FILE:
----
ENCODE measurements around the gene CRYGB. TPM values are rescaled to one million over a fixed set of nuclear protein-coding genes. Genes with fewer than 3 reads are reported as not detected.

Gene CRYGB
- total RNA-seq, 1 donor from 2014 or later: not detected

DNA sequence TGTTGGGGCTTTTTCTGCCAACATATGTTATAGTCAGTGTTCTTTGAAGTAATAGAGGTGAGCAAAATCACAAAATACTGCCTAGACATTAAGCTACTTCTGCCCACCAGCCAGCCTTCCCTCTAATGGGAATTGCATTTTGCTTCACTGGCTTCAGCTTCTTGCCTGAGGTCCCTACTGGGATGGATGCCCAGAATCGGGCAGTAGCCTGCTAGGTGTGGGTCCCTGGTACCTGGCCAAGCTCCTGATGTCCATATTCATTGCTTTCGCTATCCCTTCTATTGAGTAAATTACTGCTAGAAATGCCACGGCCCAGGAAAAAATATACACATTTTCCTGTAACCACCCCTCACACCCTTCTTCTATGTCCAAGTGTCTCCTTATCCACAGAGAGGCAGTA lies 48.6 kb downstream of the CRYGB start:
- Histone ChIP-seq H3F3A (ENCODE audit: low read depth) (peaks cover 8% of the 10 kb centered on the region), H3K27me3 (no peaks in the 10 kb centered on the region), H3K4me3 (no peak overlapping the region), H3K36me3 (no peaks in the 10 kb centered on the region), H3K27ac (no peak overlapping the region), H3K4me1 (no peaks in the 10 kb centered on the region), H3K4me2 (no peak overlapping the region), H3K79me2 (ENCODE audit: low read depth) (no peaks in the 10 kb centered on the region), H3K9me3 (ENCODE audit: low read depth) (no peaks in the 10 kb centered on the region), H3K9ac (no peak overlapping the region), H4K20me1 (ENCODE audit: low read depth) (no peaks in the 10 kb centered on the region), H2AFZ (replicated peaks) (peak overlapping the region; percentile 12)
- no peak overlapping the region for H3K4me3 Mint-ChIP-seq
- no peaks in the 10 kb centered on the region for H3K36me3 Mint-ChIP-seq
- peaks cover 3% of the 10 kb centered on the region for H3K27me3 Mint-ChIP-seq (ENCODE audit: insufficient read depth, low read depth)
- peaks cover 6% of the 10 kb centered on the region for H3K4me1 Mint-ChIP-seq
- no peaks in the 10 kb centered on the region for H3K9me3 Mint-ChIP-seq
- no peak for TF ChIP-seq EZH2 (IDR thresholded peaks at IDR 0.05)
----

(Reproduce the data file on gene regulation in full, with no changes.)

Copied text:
ENCODE measurements around the gene CRYGB. TPM values are rescaled to one million over a fixed set of nuclear protein-coding genes. Genes with fewer than 3 reads are reported as not detected.

Gene CRYGB
- total RNA-seq, 1 donor from 2014 or later: not detected

DNA sequence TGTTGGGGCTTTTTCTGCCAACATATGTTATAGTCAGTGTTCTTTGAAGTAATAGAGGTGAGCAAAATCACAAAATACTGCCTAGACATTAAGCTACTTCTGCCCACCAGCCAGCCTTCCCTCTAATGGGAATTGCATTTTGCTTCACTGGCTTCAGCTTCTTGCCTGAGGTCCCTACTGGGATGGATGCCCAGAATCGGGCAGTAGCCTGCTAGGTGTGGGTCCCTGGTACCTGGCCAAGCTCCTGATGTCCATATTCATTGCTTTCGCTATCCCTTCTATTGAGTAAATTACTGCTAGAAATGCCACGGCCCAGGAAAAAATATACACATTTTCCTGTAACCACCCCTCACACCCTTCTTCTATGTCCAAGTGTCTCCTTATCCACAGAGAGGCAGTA lies 48.6 kb downstream of the CRYGB start:
- Histone ChIP-seq H3F3A (ENCODE audit: low read depth) (peaks cover 8% of the 10 kb centered on the region), H3K27me3 (no peaks in the 10 kb centered on the region), H3K4me3 (no peak overlapping the region), H3K36me3 (no peaks in the 10 kb centered on the region), H3K27ac (no peak overlapping the region), H3K4me1 (no peaks in the 10 kb centered on the region), H3K4me2 (no peak overlapping the region), H3K79me2 (ENCODE audit: low read depth) (no peaks in the 10 kb centered on the region), H3K9me3 (ENCODE audit: low read depth) (no peaks in the 10 kb centered on the region), H3K9ac (no peak overlapping the region), H4K20me1 (ENCODE audit: low read depth) (no peaks in the 10 kb centered on the region), H2AFZ (replicated peaks) (peak overlapping the region; percentile 12)
- no peak overlapping the region for H3K4me3 Mint-ChIP-seq
- no peaks in the 10 kb centered on the region for H3K36me3 Mint-ChIP-seq
- peaks cover 3% of the 10 kb centered on the region for H3K27me3 Mint-ChIP-seq (ENCODE audit: insufficient read depth, low read depth)
- peaks cover 6% of the 10 kb centered on the region for H3K4me1 Mint-ChIP-seq
- no peaks in the 10 kb centered on the region for H3K9me3 Mint-ChIP-seq
- no peak for TF ChIP-seq EZH2 (IDR thresholded peaks at IDR 0.05)